Re: [AMBER-Developers] Python issues...

From: Ross Walker <>
Date: Thu, 18 Feb 2016 12:53:00 -0800

> On Feb 18, 2016, at 12:12 PM, Hai Nguyen <> wrote:
> On Thu, Feb 18, 2016 at 2:01 PM, Ross Walker <> wrote:
>> Can we at least have a section in the document - and probably we'll
>> ultimately need some detailed tutorials on the website on installing - that
>> lists all of the dependencies needed for AMBER. For Redhat this would be a
>> list of packages that should be installed with yum install.
>> I would argue that if a package needed to compile AMBER (just serial AMBER
>> I am talking about here) is not available as part of the standard OS
>> packages (or at stretch also epel for Redhat) then that module, library etc
>> should really not be used and instead one should code around the need for
>> it.
> I don't think 'code around' is a good idea. Most of AMBER developers are
> not professional programmers, coding core library by our-self will
> introduce enormous bugs and required enormous amount of time in testing.
> One single AMBER developer can't beat the work-horse of 399 numpy
> developers (high performance array in Python) with decades of development.(
> Additionally, we don't want to end up that
> a written program is unusable since the postdoc had moved on and there was
> no funding to support it:

I'm not suggesting we try to beat libraries etc. What I mean is - if you only use a single feature from a 200Meg library for example (and boost is a good example of this) it might be more prudent to try and code up that one feature or find a different way of doing it. But I'm not saying a library where a lot of key features are used should be written ourselves. That would indeed be madness. The main thing is to at least try to minimize the amount of external stuff needed. Keep in mind every library we add we run the risk that down the line that library might get updated and end breaking things and we might now have the person who knows how to immediately fix it. So the less external dependencies we can have the better, especially if they are to obscure things. I'm not saying we should write lots more code - more that if there is a feature in numpy for example that, with a little work, you could get to work in place of feature Y in some super advanced extended version of numpy developed by a single person in
blah we should use the main numpy one.

> By the way, Python packages in AMBER only require well-established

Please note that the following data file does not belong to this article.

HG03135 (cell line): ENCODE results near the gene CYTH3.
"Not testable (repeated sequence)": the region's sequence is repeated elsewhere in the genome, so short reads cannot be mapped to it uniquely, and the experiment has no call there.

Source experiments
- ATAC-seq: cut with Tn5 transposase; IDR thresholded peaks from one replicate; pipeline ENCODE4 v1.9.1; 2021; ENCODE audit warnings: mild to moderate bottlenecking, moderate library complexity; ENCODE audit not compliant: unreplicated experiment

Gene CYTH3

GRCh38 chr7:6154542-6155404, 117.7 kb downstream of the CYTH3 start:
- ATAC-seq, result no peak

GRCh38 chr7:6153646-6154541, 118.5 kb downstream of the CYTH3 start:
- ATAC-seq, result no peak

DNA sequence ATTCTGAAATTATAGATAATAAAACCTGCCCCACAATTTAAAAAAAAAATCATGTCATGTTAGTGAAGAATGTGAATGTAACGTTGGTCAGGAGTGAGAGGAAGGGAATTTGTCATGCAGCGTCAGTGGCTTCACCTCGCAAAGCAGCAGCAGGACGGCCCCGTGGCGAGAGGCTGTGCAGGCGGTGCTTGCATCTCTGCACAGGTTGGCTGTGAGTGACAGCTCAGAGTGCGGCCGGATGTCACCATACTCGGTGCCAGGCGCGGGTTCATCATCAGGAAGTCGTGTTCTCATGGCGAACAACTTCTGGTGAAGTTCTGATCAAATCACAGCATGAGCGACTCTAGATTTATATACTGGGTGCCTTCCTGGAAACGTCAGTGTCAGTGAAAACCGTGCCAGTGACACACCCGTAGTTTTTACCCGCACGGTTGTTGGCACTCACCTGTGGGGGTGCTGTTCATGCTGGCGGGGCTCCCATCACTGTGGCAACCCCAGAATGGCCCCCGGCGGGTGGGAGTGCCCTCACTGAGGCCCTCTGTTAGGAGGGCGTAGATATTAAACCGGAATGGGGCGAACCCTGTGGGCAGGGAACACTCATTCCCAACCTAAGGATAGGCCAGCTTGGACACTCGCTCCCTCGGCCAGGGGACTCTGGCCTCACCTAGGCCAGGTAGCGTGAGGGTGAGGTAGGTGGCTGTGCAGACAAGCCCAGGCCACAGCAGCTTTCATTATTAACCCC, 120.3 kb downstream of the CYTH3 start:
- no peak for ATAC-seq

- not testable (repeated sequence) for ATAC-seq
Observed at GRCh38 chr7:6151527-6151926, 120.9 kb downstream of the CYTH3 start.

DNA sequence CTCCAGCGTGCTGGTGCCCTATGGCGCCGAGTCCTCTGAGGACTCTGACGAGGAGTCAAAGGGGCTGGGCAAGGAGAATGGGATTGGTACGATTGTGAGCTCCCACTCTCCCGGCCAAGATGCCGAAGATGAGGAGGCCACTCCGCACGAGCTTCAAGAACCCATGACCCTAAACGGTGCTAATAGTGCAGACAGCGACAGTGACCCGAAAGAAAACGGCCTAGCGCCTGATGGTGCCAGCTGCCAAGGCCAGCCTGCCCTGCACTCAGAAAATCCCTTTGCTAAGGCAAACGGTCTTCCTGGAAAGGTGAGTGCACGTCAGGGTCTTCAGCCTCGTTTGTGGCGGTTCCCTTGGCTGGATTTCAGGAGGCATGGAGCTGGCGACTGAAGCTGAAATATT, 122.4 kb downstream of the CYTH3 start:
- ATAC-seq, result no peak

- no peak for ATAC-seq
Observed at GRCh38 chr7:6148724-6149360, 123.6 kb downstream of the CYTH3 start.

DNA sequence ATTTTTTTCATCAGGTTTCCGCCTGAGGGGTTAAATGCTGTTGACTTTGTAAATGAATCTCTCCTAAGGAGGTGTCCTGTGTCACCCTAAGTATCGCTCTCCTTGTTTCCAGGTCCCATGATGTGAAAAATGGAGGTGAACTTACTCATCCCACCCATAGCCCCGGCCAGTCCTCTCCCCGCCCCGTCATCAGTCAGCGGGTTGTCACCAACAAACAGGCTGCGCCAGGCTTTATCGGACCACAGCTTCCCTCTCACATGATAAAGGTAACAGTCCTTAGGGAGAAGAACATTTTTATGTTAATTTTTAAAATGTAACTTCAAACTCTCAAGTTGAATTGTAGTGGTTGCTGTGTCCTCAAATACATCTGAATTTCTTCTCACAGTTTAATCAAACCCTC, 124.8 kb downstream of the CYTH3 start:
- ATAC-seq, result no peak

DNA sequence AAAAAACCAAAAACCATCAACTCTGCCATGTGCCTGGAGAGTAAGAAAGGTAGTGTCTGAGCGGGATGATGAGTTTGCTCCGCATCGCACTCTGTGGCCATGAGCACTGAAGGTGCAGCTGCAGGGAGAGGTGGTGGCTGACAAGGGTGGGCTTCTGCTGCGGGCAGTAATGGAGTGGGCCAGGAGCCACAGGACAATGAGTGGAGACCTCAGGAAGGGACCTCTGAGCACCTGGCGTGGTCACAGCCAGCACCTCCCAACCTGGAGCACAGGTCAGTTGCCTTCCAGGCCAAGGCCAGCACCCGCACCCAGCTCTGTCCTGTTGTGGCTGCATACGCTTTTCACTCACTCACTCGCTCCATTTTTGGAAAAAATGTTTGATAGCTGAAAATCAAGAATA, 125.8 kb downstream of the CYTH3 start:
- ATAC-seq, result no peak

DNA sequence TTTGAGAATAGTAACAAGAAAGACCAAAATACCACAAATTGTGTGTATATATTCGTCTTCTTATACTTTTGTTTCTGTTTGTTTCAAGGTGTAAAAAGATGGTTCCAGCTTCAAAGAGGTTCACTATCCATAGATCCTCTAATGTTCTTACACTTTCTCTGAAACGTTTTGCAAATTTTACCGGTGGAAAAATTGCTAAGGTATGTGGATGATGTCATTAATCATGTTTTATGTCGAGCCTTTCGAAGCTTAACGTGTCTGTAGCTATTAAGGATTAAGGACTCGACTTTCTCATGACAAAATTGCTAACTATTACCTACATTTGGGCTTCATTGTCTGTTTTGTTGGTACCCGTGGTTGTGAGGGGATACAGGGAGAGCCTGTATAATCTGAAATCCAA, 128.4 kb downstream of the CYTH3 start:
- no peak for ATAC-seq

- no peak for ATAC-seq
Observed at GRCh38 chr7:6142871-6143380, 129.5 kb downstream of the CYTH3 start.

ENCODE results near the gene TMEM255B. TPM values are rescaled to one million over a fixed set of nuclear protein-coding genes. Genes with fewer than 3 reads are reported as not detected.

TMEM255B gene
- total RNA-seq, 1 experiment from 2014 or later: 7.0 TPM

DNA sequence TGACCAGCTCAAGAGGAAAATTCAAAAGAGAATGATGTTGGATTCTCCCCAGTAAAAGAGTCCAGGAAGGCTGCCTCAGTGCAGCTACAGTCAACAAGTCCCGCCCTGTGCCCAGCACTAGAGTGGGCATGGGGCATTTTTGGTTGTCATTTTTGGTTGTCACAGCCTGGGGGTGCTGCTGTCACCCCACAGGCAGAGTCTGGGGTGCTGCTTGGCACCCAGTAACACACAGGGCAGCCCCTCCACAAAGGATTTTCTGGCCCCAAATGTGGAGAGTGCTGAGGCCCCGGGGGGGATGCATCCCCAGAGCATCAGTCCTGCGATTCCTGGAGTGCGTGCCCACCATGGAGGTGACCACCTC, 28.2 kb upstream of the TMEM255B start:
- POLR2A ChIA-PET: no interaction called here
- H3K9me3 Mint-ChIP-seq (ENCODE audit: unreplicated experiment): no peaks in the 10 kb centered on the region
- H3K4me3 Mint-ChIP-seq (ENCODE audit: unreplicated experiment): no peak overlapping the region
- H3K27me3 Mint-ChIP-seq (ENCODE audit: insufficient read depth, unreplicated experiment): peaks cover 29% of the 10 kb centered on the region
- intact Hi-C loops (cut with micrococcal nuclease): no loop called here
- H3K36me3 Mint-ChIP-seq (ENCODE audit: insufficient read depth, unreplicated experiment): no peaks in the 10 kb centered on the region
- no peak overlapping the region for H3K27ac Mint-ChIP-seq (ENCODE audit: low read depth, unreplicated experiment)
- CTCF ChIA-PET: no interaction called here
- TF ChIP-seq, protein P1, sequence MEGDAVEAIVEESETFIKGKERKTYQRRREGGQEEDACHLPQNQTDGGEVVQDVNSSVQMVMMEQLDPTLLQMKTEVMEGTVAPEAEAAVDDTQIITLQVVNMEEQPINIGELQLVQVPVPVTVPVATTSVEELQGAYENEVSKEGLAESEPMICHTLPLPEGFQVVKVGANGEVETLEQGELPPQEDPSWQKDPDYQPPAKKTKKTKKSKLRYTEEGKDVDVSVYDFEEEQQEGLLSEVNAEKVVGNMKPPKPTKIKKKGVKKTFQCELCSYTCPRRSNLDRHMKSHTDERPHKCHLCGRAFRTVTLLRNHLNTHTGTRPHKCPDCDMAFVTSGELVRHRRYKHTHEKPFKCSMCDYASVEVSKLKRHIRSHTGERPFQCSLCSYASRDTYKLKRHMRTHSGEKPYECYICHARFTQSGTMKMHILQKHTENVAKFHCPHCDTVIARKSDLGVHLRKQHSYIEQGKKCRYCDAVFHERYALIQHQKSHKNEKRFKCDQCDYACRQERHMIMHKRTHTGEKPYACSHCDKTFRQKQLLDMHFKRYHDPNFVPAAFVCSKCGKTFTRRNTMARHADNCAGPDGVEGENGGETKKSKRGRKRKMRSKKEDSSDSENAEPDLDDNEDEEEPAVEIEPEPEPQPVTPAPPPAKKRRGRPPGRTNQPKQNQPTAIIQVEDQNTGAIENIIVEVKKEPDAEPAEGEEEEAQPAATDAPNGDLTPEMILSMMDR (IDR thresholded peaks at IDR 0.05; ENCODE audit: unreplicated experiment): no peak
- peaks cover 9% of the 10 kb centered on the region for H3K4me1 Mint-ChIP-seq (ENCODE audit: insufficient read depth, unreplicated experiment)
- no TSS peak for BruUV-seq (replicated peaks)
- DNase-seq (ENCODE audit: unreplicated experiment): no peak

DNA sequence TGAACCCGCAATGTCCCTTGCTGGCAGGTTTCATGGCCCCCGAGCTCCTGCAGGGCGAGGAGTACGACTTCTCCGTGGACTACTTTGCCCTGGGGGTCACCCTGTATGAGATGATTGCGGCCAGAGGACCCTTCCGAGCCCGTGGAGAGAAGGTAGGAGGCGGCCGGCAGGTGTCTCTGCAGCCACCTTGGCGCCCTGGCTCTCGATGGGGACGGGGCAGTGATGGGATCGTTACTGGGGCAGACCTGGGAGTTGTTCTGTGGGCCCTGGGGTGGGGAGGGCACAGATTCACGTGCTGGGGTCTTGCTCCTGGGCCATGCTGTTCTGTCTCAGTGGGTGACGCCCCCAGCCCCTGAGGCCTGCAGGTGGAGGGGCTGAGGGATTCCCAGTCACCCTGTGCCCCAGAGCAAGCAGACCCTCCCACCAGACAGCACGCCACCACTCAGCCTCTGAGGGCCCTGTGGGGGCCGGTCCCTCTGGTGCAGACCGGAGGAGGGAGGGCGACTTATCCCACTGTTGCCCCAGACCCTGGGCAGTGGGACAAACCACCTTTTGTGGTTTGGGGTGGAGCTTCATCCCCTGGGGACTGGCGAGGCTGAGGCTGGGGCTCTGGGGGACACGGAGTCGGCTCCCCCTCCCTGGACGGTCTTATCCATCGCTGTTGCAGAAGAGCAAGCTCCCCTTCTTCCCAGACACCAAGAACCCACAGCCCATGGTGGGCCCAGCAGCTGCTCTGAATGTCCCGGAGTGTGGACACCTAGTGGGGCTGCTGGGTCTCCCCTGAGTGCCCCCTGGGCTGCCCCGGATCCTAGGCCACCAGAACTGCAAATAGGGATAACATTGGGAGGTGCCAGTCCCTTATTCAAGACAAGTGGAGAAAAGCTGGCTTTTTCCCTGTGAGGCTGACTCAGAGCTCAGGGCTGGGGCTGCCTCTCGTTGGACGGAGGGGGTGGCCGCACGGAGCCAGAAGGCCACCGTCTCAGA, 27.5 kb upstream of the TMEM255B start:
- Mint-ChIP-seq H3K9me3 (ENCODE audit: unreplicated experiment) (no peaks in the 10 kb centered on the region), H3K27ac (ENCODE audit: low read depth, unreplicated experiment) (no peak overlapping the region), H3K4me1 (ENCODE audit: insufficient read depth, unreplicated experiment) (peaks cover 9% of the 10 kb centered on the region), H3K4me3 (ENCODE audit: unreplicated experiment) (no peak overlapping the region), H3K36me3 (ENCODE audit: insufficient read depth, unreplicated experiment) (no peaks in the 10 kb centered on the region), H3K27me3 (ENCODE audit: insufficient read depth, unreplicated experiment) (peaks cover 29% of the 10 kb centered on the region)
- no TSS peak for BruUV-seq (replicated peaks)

> libraries like numpy or matplotlib (for plotting).

Perfect. But this needs to mean well established libraries available in code currently considered to be enterprise and deployable. This does not mean in version 97.3beta7 of Fedora for example or the very latest Ubutunu nightly build etc. It really needs to mean the major Linux distributions that are deployed and managed at scale. For most cases that means either RedHat 6 or 7 or one of the stable branches of Ubuntu, SuSe etc. Note a lot of code developers and even software shops in general use Ubuntu but very few people have Ubuntu deployed in a managed computing environment - be that a University or a company and so having, it works on Ubuntu be the requirement is not really user friendly. What this likely means in most cases is that some of the newest coolest features of a library can't necessarily be used. I know that's annoying when it comes to writing code and it would be ideal if this wasn't the case but unfortunately it.

So, the main thing is we ideally need a centralized list of easily installable dependencies through the regular installers of each of the major operating systems that are currently listed as still being officially supported. So Redhat 3, 4, 5 etc no. Redhat 6 and 7 - yes.

All the best

|\oss Walker

| Associate Research Professor |
| San Diego Supercomputer Center |
| Adjunct Associate Professor |
| Dept. of Chemistry and Biochemistry |
| University of California San Diego |
| NVIDIA Fellow |
| | |
| Tel: +1 858 822 0854 | EMail:- |

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Received on Thu Feb 18 2016 - 13:00:06 PST
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